As a candidate, Argaña was criticised for bringing Stroessner's era officials back to political life, through his faction Colorado Reconciliation Movement.

1999 assassination[edit]

There was widespread belief that Cubas, a relatively weak political leader, was merely a puppet for the disgraced General Oviedo. One of Cubas' first acts as president was to grant Oviedo a pardon from prison, defying the Supreme Court. Shortly thereafter, the Chamber of Deputies of Paraguay voted to charge Cubas with abuse of power, and began investigations that would ultimately lead to formal impeachment proceedings. Had Cubas been removed from office, Argaña was set to succeed him as president.

However, on the morning of March 23, 1999, assailants ambushed the vice president's vehicle just outside his Asunción home, peppering the SUV with multiple rounds of gunfire before escaping. President Cubas ordered a lockdown of the country's borders. In the wake of the killing and the subsequent riots that took place in the capital area, Cubas' support melted away. The Chamber of Deputies impeached him by an overwhelming margin. Facing all-but-certain conviction and removal from office by the Senate, Cubas resigned on March 28, fleeing the country and seeking and ultimately being granted political asylum in neighboring Brazil. Senate president Luis Ángel González Macchi, who was next in line for the presidency after Argaña's death, served out the balance of Cubas' term.

Argaña's assassination has never been fully resolved, but popular theory holds that the ousted General Oviedo (who had been granted asylum in Argentina shortly after his release from prison) masterminded the crime. Although Cubas was generally viewed to be easily manipulated by Oviedo's influence, his impeachment would mean Argaña, one of Oviedo's staunchest political rivals, would become president. The belief that Argaña was assassinated to prevent an Oviedo opponent from running the country was strengthened when Congress sought to extradite the general from Argentina, without success.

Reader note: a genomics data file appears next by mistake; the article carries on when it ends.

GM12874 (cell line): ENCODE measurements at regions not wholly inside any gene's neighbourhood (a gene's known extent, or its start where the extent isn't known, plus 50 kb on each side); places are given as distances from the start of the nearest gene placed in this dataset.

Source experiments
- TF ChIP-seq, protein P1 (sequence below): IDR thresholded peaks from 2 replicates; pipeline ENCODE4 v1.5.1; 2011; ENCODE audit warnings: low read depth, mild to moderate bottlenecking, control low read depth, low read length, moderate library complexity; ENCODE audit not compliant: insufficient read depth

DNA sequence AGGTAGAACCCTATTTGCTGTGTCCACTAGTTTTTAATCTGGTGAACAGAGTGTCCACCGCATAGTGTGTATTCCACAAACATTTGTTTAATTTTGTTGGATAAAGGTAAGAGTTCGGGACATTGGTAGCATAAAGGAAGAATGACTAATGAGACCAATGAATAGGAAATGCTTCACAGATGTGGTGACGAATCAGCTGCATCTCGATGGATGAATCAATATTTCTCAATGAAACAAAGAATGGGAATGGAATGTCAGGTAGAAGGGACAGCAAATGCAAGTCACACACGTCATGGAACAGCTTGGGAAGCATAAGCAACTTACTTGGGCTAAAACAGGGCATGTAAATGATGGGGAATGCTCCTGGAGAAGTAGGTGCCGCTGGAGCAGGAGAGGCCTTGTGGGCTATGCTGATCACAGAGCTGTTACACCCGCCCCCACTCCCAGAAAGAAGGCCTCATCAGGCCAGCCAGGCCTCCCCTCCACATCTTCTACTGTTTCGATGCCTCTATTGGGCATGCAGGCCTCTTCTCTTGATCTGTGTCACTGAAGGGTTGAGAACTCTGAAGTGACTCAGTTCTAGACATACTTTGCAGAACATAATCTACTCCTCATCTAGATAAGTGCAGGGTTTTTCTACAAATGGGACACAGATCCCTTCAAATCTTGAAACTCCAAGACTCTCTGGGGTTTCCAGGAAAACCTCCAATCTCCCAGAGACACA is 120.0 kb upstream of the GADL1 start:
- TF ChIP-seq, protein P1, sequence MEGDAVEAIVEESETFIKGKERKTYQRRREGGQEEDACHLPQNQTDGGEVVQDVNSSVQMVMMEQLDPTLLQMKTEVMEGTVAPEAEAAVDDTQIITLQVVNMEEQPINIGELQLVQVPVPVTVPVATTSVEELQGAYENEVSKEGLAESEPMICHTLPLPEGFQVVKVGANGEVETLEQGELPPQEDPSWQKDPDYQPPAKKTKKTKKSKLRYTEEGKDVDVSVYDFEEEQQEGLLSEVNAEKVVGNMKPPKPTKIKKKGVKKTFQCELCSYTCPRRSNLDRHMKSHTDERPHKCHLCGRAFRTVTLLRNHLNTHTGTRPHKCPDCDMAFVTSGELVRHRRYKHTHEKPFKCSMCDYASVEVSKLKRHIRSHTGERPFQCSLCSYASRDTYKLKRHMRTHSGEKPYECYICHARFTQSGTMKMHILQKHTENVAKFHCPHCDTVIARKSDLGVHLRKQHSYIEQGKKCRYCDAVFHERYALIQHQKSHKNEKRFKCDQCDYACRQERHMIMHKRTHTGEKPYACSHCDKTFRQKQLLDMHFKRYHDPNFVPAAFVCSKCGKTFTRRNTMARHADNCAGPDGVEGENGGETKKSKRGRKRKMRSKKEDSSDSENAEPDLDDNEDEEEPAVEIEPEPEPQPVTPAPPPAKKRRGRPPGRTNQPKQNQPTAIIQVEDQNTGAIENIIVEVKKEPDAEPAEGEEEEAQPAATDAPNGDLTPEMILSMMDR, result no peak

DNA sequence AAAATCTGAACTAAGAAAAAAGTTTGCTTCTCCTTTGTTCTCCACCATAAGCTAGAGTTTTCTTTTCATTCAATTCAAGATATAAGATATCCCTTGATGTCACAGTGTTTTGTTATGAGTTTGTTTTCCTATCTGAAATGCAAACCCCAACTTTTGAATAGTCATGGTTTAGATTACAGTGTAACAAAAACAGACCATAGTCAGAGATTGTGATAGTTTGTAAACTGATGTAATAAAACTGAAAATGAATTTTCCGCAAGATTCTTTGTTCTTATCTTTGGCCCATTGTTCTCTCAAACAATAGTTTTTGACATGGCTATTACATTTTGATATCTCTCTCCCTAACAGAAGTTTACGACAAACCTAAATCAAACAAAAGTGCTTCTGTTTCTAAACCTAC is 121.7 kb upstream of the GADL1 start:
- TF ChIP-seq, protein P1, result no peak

On October 23, 1999, Pablo Vera Esteche was arrested in Paraguay. He said the murder, for which he and two other gunmen were paid a total of $300,000, was authorised by Cubas and Oviedo.[6] Vera Esteche was sentenced to 20 years on October 24 (reduced to 18 years four years later). His accomplices were also jailed for lengthy sentences.[7]

References[edit]

  1. ^ a b c d Joshua Abreu, Project Paraguay, Luis Maria Argaña Archived 2014-11-14 at the Wayback Machine
  2. ^ Biography of Luis María Argaña - Rulers.org
  3. ^ Introduction to Paraguay: A Country Study
  4. ^ Brooke, James (1992-12-13). "Long Shadow on Paraguay Vote: Stroessner". New York Times.
  5. ^ The Miami Herald, October 29, 1999, Arrested gunman implactes Oviedo, Cubas in Argaña assassination
  6. ^ (in Spanish) March 20, 2012, Última Hora, Autor confeso de asesinato de Luis María Argaña podría quedar libre por orden de juez
Party political offices
Preceded by
President of the Colorado Party Succeeded by
Blas Riquelme
Political offices
Preceded by
Ángel Seifart
Vice President of Paraguay
1998-1999
Succeeded by
Julio César Franco

External links[edit]